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The Trump administration is projected to fall short of its record-low cap on refugee arrivals this year, according to State Department data and projections by World Relief, a humanitarian organization that works to resettle and care for refugees.

Expand chart
Data: U.S. State Department's Refugee Processing Center, 2019 projection by World Relief; Chart: Andrew Witherspoon/Axios

Why it matters: Since Trump took office, the number of refugees admitted to the U.S. has fallen significantly — as has the share of refugees admitted who are non-Christian. Jenny Yang, senior vice president of advocacy and policy at World Relief, told Axios that the low numbers are due to "cumbersome bureaucracy and delays added upon a process that has worked effectively over the past few years."

By the numbers: At 24,369, there have been slightly more refugees resettled in the U.S. this fiscal year compared to this point last year. But in relation to 2016, the overall number of admitted refugees has fallen by 71%, while the number of Muslim arrivals has fallen by 90%.

  • "The low numbers of religious minorities being resettled contradicts the administration's policies and stated goals to actually help persecuted religious minorities around the world," Yang said.

The big picture: The U.S. resettles more refugees than any other wealthy nation, but Canada and Australia now let in more refugees per capita, Yang said. The U.S. also welcomes some humanitarian immigrants through its asylum process — something the Trump administration has targeted through the Justice Department and executive actions.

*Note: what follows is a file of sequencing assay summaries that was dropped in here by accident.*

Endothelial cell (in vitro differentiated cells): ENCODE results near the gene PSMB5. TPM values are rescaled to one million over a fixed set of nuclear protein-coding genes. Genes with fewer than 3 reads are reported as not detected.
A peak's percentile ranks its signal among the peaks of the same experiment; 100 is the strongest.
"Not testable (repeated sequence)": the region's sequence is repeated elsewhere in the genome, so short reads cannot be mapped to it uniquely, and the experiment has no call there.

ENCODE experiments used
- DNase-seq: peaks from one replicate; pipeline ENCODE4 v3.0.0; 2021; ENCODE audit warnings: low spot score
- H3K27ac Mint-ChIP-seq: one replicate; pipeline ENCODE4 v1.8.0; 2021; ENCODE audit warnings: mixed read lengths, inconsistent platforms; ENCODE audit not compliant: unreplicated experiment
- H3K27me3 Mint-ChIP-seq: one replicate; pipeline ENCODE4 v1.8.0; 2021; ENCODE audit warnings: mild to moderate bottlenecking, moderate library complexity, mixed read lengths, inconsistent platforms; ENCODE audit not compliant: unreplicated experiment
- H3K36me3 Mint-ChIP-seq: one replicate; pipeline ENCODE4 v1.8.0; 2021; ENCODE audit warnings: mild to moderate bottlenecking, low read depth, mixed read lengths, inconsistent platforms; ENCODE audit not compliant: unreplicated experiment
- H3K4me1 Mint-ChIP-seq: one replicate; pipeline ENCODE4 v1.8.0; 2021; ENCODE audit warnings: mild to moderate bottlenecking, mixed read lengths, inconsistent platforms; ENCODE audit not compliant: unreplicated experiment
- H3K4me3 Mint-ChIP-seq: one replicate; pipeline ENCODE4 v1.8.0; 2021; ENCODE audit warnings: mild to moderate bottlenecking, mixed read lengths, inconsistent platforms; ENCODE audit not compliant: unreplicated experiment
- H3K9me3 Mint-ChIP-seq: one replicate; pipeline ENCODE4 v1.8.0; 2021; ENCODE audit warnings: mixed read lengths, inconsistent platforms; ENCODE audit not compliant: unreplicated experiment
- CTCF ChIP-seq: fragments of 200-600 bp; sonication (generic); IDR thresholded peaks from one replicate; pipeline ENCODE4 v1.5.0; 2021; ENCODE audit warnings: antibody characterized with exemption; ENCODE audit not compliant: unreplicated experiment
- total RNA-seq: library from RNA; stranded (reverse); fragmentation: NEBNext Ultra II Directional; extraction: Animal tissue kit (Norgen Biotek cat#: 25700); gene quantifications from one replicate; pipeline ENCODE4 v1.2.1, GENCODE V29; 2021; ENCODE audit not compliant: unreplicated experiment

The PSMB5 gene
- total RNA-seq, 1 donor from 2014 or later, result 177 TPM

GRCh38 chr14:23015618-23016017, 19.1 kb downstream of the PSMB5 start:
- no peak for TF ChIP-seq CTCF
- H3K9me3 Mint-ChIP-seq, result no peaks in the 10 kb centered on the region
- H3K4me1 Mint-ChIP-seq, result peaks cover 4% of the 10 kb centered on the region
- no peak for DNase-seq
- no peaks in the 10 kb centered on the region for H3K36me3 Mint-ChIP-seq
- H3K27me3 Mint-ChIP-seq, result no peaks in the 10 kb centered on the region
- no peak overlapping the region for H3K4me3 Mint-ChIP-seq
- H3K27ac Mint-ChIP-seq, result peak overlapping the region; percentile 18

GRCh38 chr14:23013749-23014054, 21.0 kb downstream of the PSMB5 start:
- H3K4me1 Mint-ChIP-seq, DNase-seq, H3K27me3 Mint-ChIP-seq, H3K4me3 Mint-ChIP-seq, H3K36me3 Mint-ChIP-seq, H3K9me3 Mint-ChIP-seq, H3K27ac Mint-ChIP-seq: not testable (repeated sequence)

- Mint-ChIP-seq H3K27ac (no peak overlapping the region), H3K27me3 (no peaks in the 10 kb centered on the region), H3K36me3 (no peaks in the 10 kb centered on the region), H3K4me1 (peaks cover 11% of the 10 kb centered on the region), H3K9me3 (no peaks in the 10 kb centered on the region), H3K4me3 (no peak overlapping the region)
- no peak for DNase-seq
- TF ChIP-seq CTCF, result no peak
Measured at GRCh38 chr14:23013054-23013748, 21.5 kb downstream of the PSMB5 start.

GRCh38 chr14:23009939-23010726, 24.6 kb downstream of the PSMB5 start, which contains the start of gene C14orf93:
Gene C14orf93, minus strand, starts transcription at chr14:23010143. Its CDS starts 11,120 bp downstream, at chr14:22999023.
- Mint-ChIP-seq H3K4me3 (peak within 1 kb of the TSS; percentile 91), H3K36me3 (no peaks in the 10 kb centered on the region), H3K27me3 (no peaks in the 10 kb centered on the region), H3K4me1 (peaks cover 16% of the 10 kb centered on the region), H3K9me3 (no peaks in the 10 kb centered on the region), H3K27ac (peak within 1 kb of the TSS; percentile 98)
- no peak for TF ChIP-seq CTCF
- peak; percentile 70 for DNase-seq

Go deeper: Read Axios' deep dive on the refugee crisis

Go deeper

Narrowing the employee divide

Illustration: Shoshana Gordon/Axios

Companies are narrowing the blue- and white-collar experience as they're forced to adapt to a worker-led market.

Driving the news: Basic office tools and concepts like corporate communications and schedule flexibility are migrating to frontline operations through investments in technology.

20 mins ago - Health

U.S. to buy 500 million more Pfizer doses to share with the world

A nurse fills a syringe with a dose of the Pfizer-BioNTech COVID-19 vaccine. Photo: Ben Hasty/MediaNews Group/Reading Eagle via Getty Images

The Biden administration is planning to purchase 500 million more Pfizer-BioNTech coronavirus vaccine doses to donate to the world, officials said in an op-ed Wednesday.

Why it matters: The move represents a big step toward making the U.S. a major global vaccine supplier just as China has ramped up exports of its Sinopharm, Sinovac and CanSino vaccines, which can be stored at normal refrigerator temperatures.

D.C.'s building boom grinds to a halt

Illustration: Brendan Lynch/Axios

The decades-long building boom that remade Washington D.C. is screeching to a halt, undone by broader construction trends and the legacy of the post-pandemic workplace.

Why it matters: Dizzying construction has reshaped the city, reinvigorated downtown and created bustling new communities.